Simple press brakes work according to the same principle as the through-feed press: they adhere veneer strips along the edge of a panel or profile using heated rollers. The edges do not need to be straight or at a right angle to the panel or profile.
When it comes to layered edges, post-forming machines are the ideal choice. These technically-complex machines are specially designed for gluing layers onto strongly contoured edges.
The veneering of edges featuring radii is another matter entirely, which is why industry developed the soft-forming machine whose pressing roller is flexible and corresponds to the contour. It is thanks to these machines that individually-shaped edges and profiles can be created while remaining affordable to the consumer.
Membrane presses were invented for coating strongly contoured surfaces but can only use flexible coating materials. Wooden veneers are unsuitable for application using a membrane press since they are at risk of splintering and breaking along the contours.
A membrane press consists of a large work table fitted with a membrane flap onto which the workpiece and coating material are placed. The membrane flap then closes and extracts the air between membrane and table and compressed air presses the coating material securely onto the workpiece. Due to their design and method of working, membrane presses are also known as 3D presses or vacuum presses.
Pressing machines for woodworking are also used for the assembly of carcasses. Once coated, drilled and fitted with dowels, chipboard panels and profiles can be assembled together on these machines and transformed into usable products.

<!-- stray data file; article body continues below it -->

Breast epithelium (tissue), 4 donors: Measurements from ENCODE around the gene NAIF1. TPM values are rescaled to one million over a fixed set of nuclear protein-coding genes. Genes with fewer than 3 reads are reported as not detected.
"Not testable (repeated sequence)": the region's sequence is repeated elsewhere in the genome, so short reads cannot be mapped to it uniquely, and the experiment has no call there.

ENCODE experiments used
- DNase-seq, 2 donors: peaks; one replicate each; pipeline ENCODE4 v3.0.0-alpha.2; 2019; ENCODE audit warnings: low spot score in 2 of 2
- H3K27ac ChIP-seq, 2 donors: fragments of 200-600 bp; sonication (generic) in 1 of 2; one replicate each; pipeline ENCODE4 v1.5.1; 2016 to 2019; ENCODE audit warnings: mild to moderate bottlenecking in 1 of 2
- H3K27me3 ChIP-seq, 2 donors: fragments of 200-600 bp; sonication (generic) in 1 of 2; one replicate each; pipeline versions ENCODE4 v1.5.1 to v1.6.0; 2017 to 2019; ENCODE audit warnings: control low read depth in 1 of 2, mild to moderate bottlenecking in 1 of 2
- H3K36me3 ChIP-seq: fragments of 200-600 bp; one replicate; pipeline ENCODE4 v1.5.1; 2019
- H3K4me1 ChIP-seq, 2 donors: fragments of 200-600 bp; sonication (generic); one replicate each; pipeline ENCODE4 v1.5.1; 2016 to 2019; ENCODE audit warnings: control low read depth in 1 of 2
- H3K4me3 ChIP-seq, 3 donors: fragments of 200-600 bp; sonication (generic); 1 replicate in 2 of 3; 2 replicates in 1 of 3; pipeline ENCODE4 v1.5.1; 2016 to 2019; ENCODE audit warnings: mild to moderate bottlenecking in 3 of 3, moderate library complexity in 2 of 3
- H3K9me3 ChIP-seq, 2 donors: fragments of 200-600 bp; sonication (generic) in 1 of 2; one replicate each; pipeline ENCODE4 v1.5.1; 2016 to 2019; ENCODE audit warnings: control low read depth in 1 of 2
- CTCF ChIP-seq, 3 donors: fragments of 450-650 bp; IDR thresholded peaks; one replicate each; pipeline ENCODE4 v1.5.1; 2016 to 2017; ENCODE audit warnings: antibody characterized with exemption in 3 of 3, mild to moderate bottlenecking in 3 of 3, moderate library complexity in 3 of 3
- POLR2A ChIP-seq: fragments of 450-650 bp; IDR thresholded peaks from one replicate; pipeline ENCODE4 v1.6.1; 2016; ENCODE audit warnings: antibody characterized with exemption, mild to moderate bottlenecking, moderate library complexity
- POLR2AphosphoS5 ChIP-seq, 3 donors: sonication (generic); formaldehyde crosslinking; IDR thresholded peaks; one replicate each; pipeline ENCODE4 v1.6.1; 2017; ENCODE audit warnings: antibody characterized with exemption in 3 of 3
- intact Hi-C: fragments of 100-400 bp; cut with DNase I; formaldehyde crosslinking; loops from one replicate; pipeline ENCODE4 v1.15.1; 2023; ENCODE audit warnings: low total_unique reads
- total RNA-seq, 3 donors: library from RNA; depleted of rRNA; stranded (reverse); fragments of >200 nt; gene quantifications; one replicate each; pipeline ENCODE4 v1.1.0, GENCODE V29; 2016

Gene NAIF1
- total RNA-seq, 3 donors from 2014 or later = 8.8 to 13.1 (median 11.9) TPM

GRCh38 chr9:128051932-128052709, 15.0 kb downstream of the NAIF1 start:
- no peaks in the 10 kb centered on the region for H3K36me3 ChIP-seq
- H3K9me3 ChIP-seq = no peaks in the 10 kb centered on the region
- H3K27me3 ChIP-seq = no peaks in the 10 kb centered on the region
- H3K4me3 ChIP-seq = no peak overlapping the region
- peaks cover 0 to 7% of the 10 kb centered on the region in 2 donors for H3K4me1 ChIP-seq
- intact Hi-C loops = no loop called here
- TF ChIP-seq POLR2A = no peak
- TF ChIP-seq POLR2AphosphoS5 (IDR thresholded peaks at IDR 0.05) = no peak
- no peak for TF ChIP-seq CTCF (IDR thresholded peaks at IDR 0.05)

Carcass presses are used in the field of furniture building. They can continually produce furniture components with consistent quality to ensure later assembly work only requires a couple of manual interventions.
Frame presses are mostly used for window construction. They produce perfectly fitting frames for windows with consistent quality. Only by using modern frame presses can complex, thermally-insulated windows with double- and triple-glazing be produced at an affordable price.
What do I need to be aware of when buying a wood press?
As with all machines used in industrial woodworking, presses are always under the influence of dust and wood chips. The microparticles of dust are the most pernicious as they gradually develop into a resilient plaque that can engulf the entire machine. With presses, the problem is even worse since they operate using heated adhesives which make residual particles even more prone to sticking together and forming ever larger deposits. This makes thorough and continual cleaning essential to operating a wood press machine.
If cleaning is insufficient, the machine will soon become unusable, which makes it even more important to take a look at the inner workings of the machine before buying. If the internal mechanics point towards a lack of cleaning, this should be reflected in the sales price. But there is good news: even machines that are completely jammed with residue and glue can be brought back to life by professional treatments (ideally dry ice blasting).
Manufacturers of woodworking presses
Well-known manufacturers of woodworking presses include:
- 3D Presses: SUBLI
- Through-feed presses: JOOS, LANGZAUNER, WEMHÖNER
- Veneering presses: BÜRKLE, LANZGAUNER, OTT, HÖFER, ITALPRESSE
- Press brakes: HOMAG, STEFANI, HOLZ-HER, BRANDT
- Carcass presses: GANNOMAT, HESS
- Frame presses: COMIL, ITALPRESSE, ORMA
- Gluing presses: GANNOMAT, RAMARCH
High-quality, used industrial presses from these and other manufacturers can frequently be found in our numerous industrial auctions. We continually update the range of products in our used machinery marketplace, which is why we recommend taking a look another day if you want a press for sale that is not currently available.
If you have any general questions, or need information on a particular item, please do not hesitate to contact the Surplex customer care team who will be glad to advise you.